CHERAW –The Cheraw Town Council approved a resolution opposing the proposed regional municipal solid waste landfill in Western Marlboro County at Tuesday’s monthly meeting.
The resolution states that the South Carolina Department of Health and Environment Control (DHEC) approved a demonstration of need request on July 16, 2007 from MRR Sandhills, LLC for the development of a regional municipal solid waste landfill in northwestern Marlboro County, located east of S.C. 177 near Wallace.
If the landfill were permitted, it would consist of approximately 900 acres on a 4,700-acre tract with extensive room to expand. The demonstration of need regulation considers an annual disposal limit of up to 1,480,000 million ton, which is over 123 times the amount of solid waste that Marlboro County produces annually. It would also allow the importation of municipal waste from all over the east coast.
In June, residents of Marlboro County voted 2,372 to 166 opposing the landfill. However, efforts to locate a “mega-dump” in Marlboro County are continuing.
According to the Federal Environment Protection Agency (EPA), research that even the best-constructed liner in a landfill can leak leachate from 100-300 gallons per day if left unchecked.
After reviewing the issue, Cheraw Council members say they feel that having a landfill of this nature in Marlboro County may result in a reduction in surrounding land values. It can also threaten the area’s natural resources, water supplies, fish and wildlife, and possibly threaten even human life.
The Town Council resolved to voice their opposition to the development of a regional municipal solid waste landfill in Marlboro County. The Town Council also urged state and local officials to deny any permits for such a facility. This would in turn protect the health and well being of all citizens in northeastern South Carolina.
During Tuesday’s meeting a public hearing was held regarding proposed changes to the town’s animal control ordinance. Cheraw resident Emily Marsh was present and commended Mayor Scott Hunter and the Town Council for implementing the changes and enforcing stronger guidelines.
“I am here to support council for the new changes you are making in animal control,” said Marsh.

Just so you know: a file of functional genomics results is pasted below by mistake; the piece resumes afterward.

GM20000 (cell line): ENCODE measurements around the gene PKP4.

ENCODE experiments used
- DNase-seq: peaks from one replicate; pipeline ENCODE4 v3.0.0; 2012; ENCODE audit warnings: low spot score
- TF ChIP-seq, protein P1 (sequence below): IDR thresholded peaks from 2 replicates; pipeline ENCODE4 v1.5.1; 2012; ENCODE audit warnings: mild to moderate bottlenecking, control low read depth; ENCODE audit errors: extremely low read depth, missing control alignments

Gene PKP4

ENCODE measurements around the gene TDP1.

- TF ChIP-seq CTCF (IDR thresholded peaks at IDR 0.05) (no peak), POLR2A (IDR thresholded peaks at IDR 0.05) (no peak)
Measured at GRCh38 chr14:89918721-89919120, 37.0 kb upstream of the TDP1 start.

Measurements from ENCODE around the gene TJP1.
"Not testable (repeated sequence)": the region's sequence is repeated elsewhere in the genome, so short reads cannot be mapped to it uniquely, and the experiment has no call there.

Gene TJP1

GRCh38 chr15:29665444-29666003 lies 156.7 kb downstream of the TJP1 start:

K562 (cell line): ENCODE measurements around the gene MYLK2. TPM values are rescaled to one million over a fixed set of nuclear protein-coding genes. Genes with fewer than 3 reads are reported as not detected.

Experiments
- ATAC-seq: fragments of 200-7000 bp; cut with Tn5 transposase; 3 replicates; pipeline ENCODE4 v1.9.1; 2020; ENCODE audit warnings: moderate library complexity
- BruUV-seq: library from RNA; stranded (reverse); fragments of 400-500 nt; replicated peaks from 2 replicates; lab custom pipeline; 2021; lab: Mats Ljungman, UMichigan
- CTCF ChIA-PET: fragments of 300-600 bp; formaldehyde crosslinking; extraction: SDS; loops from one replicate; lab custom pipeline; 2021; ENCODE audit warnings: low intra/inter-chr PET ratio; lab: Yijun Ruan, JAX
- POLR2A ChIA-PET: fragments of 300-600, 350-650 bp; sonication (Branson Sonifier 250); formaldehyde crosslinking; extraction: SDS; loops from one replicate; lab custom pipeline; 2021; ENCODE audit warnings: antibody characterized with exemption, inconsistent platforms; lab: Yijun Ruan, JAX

Marsh was attacked last year as she walking her dog.
The animal control ordinance changes are as follows:
- Removing the “Strict Voice Command” and the length of a leash is reduced from 10-foot to eight-foot.
- Limitation of the number of animals and the age limit is reduced from one year to not being older than six months.
- Squirrels and songbirds-the word “song” is being removed thus resulting in all birds being protected in the corporate limits.
- Impounding of animals-removes the section that states:
After seven days or sold by the animal control officer at a
cost covering all impoundment fees and penalty charges, and
Including that after that same period the animal will be
transported to the county animal shelter for adoption of disposal.
- The redemption of impounded animals-Owners reclaiming an impounded animal will have to pay $8 per each day the pet is left in the shelter. In addition, the owner will now pay a $25 fee for the first redemption in the one calendar year, and $50 for any second or subsequent redemptions of the same animal within the year. If the animal is picked up without a rabies tag in addition to the $20 assessment, the owner will now be required to pay to have the animal vaccinated and will be issued an appropriate certificate that the pet owner has paid the fee, and will be honored by the local veterinarian.
- Complaints and animal nuisances-Individual who suspects someone’s animal is being a nuisance, will now be allowed to report that information to the animal control officer, in addition to remaining anonymous.
- The increase of penalty fees for anyone who violates the animal; control ordinance now ranges from $200-$500, which is now the standard under state law.